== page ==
Question Video: Finding the Equation of a Straight Line Mathematics

Find the equation of the straight line which passes through the point of intersection of the two lines βˆ’4π‘₯ + 15𝑦 = βˆ’15 and βˆ’4π‘₯ + 3𝑦 = 14 and is parallel to the straight line 𝐫 = <4, 0> + π‘˜<5, βˆ’4>.

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Video Transcript

Find the equation of the straight line which passes through the point of intersection of the two lines negative four π‘₯ plus 15𝑦 equals negative 15 and negative four π‘₯ plus three 𝑦 equals 14 and is parallel to the straight line 𝐫 equals four, zero plus π‘˜ times five, negative four.

The two bits of information we have about the straight line whose equation we want to solve for then is that it passes through the point of intersection of these two lines and that it’s parallel to this line. In general, we can write the equation of a straight line like this. The 𝑦-coordinate of a line is equal to the slope π‘š multiplied by the corresponding π‘₯-coordinate plus the 𝑦-intercept called 𝑏. For a given line then, if we’re able to determine its slope and 𝑦-intercept, then we have defined that line. When we consider the equation of the straight line we want to solve for, we can start by finding out its slope π‘š.

Recall that we’re told that this line is parallel to this given straight line. A line written this way is said to be in vector form. When that’s true, this first vector represents a point on the line and the second vector, the one here by which we’re multiplying π‘˜, gives a vector that’s parallel to the line. That is, a vector where we go five units in the positive π‘₯-direction and four units in the negative 𝑦-direction is parallel to this line. And therefore, it’s parallel to the line whose equation we want to solve for.

In general, the slope of a line equals the amount the line changes in the 𝑦-dimension divided by the corresponding change in the π‘₯-dimension. For our line written in vector form, we see that that ratio is negative four over five. And so we can use this value for π‘š in the equation of our straight line. The last thing we need then to specify our line’s equation is the value of the 𝑦-intercept 𝑏. We can solve for 𝑏 if we know a point that this line passes through. Knowing those coordinates, we can substitute in the π‘₯- and 𝑦-value of that pair and then solve this resulting equation for 𝑏.

Recall we’re told that our straight line passes through the point of intersection of these two lines. If we can find that point then, we’ll have π‘₯- and 𝑦-values we can substitute in here to solve for 𝑏. Looking at the equations of these two lines that intersect, we know that because they intersect, there is some π‘₯- and 𝑦-value, which is true for both equations. This means that we have two independent equations as well as two unknowns to solve for.

We can start solving for these unknowns by subtracting the second equation from the first. When we do this, for the π‘₯-value, we have negative four π‘₯ minus negative four π‘₯, that gives us zero, while for the 𝑦-value, we have 15𝑦 minus three 𝑦. That’s positive 12𝑦. And then, lastly, this equals negative 15 minus 14. That’s negative 29. From this, we see that 𝑦 equals negative 29 over 12. That’s the 𝑦-coordinate of the point of intersection of these two lines. To solve for the corresponding π‘₯-value, we take this 𝑦-value and substitute it in to either of these two equations.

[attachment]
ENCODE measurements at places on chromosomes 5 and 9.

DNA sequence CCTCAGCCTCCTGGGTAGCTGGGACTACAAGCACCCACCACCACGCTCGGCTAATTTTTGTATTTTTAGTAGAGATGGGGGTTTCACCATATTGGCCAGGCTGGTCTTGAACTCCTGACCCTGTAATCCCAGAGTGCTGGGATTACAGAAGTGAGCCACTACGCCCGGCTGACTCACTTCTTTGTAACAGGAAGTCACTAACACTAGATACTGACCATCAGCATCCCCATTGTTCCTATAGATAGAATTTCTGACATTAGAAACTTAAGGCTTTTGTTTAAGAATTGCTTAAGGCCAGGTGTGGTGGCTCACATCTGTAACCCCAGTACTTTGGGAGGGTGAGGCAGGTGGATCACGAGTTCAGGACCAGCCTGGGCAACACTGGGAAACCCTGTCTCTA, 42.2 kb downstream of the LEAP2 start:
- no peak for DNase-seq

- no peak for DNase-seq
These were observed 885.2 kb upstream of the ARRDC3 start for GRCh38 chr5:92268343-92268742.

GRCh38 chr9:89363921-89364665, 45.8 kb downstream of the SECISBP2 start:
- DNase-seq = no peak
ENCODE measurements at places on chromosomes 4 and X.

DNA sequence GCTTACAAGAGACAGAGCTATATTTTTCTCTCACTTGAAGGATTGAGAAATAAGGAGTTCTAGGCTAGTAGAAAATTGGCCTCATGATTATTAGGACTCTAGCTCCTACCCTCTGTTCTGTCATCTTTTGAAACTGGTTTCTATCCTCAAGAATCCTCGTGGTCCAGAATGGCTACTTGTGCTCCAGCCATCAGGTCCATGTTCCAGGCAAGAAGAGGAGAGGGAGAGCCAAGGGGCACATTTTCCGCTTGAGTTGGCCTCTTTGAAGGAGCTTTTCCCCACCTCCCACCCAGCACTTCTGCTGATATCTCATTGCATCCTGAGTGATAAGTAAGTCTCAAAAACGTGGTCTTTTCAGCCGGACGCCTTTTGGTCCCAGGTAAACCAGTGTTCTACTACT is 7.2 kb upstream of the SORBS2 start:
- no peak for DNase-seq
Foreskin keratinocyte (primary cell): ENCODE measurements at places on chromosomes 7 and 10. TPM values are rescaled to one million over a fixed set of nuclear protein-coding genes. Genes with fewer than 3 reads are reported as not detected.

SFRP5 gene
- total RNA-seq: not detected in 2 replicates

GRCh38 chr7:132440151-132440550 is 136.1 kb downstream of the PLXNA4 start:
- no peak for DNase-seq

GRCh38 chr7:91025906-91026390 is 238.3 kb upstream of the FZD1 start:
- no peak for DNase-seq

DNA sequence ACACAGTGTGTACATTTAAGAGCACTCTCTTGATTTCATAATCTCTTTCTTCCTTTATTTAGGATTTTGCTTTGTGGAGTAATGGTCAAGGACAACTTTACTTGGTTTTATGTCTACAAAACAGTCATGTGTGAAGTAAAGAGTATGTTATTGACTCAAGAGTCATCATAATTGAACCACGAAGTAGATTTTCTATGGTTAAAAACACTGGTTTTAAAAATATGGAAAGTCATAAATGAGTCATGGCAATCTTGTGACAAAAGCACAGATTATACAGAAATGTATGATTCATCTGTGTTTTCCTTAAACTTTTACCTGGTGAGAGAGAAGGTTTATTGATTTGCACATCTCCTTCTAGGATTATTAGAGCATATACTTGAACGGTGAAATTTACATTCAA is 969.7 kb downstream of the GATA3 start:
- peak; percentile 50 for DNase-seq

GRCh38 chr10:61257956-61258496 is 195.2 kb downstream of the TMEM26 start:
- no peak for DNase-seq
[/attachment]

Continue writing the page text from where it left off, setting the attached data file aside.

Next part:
Say that we choose the second equation for this substitution. That gives us negative four π‘₯ plus three times negative 29 over 12 equals 14, or on the left-hand side, negative four π‘₯ minus 29 over four. If we add positive 29 over four to both sides and then divide both sides of that equation by negative four, we get this expression. And we can then note that 14 is the same as 56 divided by four and then that 56 plus 29 equals 85 and then 85 over four divided by negative four equals negative 85 over 16.

This then is the π‘₯-value of the point of intersection of the two lines given to us. And since we’ve already solved for the corresponding 𝑦-value, we can now write out the coordinate pair of that point. Like we mentioned, we’re able to use these π‘₯- and 𝑦-values in our line’s equation to solve for 𝑏. Substituting those values in gives us this expression, and if we then multiply negative four-fifths by negative eighty-five sixteenths, we get a result of 340 over 80. And note that if we divide both the top and the bottom of this fraction by 10, the zeros effectively cancel out.

We can write then that negative 29 over 12 equals 34 over eight plus 𝑏. We can then subtract 34 over eight from both sides. And note that if we multiply top and bottom of this fraction by two and we multiply numerator and denominator of this fraction by three, then both of these fractions will have the same denominator. So we can combine them. Negative 58 minus 102 is negative 160. And then we know that the number eight divides into 160 exactly 20 times, while it divides into 24 exactly three times. Our simplified value for 𝑏 then is negative 20 over three.

Finally then, we can substitute this value for 𝑏 into the equation of our line. And we see that 𝑦 equals negative four-fifths π‘₯ minus 20 over three. This is our answer in slope–intercept form, while an alternative answer form is to bring both variables to the same side of our equation. If we add four-fifths π‘₯ to both sides, we get this equivalent expression.

The equation of the line that satisfies the conditions given in the problem statement is 𝑦 plus four-fifths π‘₯ equals negative 20 divided by three.

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